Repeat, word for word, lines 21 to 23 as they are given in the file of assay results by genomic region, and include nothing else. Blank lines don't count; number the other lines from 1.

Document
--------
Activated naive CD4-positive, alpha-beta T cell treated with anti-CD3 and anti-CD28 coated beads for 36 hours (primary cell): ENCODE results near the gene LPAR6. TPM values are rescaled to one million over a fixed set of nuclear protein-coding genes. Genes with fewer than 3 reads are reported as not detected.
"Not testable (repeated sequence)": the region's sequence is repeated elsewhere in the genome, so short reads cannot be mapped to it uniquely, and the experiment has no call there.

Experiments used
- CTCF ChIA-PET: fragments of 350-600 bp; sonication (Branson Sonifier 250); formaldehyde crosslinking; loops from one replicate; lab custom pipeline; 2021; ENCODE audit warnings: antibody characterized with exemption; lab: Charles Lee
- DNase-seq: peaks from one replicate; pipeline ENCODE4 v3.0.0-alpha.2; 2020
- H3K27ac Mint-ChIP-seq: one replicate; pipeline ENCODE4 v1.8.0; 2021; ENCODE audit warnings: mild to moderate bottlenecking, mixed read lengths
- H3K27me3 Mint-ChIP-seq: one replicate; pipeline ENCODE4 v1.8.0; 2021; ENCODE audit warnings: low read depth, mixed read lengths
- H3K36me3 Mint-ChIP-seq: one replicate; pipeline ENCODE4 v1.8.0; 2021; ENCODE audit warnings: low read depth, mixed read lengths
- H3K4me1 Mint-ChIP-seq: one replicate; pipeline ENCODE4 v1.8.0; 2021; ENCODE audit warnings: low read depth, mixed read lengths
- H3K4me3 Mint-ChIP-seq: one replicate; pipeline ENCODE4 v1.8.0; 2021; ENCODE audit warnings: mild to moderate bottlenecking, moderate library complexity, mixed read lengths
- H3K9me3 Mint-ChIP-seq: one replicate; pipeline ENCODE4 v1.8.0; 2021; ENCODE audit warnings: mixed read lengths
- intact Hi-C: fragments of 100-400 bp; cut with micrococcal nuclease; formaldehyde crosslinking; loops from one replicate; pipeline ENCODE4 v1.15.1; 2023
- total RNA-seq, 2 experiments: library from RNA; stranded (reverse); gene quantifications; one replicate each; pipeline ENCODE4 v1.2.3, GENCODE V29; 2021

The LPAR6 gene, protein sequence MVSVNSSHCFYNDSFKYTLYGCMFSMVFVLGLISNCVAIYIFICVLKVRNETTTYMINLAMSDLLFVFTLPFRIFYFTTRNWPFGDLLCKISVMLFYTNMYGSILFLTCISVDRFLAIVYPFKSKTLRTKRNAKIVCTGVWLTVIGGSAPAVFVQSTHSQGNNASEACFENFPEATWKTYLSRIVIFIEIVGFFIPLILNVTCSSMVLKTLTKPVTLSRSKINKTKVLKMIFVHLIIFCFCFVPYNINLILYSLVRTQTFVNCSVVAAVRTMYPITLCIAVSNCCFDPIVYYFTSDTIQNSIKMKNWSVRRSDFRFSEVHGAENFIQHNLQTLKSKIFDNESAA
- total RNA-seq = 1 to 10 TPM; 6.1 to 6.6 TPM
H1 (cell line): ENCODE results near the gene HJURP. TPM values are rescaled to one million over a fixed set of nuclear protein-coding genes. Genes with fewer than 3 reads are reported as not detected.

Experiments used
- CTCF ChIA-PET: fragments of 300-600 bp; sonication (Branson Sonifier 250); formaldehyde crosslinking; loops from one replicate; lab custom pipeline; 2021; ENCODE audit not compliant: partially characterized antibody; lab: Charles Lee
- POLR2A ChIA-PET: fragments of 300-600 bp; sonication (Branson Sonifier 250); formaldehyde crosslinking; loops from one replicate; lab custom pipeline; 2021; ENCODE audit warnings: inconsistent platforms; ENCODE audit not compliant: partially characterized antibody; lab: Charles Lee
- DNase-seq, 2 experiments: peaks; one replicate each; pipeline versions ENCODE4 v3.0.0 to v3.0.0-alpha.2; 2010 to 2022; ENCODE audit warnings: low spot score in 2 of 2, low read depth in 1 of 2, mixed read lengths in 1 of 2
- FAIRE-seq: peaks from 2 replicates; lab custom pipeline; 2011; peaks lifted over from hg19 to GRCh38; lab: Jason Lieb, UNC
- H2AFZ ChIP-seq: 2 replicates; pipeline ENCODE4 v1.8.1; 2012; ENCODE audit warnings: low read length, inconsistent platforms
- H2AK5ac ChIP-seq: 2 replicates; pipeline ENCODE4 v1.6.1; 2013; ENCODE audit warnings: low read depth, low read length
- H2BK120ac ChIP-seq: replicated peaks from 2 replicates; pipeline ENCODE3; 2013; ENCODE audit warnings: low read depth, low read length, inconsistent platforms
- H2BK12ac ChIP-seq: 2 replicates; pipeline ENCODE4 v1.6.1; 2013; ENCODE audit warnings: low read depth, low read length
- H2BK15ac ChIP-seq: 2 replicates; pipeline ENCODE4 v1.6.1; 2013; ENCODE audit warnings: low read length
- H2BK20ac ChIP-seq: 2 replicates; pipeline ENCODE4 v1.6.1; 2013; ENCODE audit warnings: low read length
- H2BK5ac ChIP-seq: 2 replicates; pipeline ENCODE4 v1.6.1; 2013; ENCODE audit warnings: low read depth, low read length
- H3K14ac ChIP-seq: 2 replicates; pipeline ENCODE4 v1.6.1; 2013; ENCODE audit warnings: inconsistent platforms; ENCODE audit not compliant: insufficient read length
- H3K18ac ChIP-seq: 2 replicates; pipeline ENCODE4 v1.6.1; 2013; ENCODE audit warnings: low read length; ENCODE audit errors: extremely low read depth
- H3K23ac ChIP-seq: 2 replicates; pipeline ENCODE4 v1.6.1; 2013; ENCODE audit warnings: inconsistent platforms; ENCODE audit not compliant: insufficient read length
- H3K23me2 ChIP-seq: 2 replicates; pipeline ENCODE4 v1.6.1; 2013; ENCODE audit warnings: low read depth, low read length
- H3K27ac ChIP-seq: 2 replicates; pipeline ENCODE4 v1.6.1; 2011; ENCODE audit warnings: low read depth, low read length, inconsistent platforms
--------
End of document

- FAIRE-seq: peaks from 2 replicates; lab custom pipeline; 2011; peaks lifted over from hg19 to GRCh38; lab: Jason Lieb, UNC
- H2AFZ ChIP-seq: 2 replicates; pipeline ENCODE4 v1.8.1; 2012; ENCODE audit warnings: low read length, inconsistent platforms
- H2AK5ac ChIP-seq: 2 replicates; pipeline ENCODE4 v1.6.1; 2013; ENCODE audit warnings: low read depth, low read length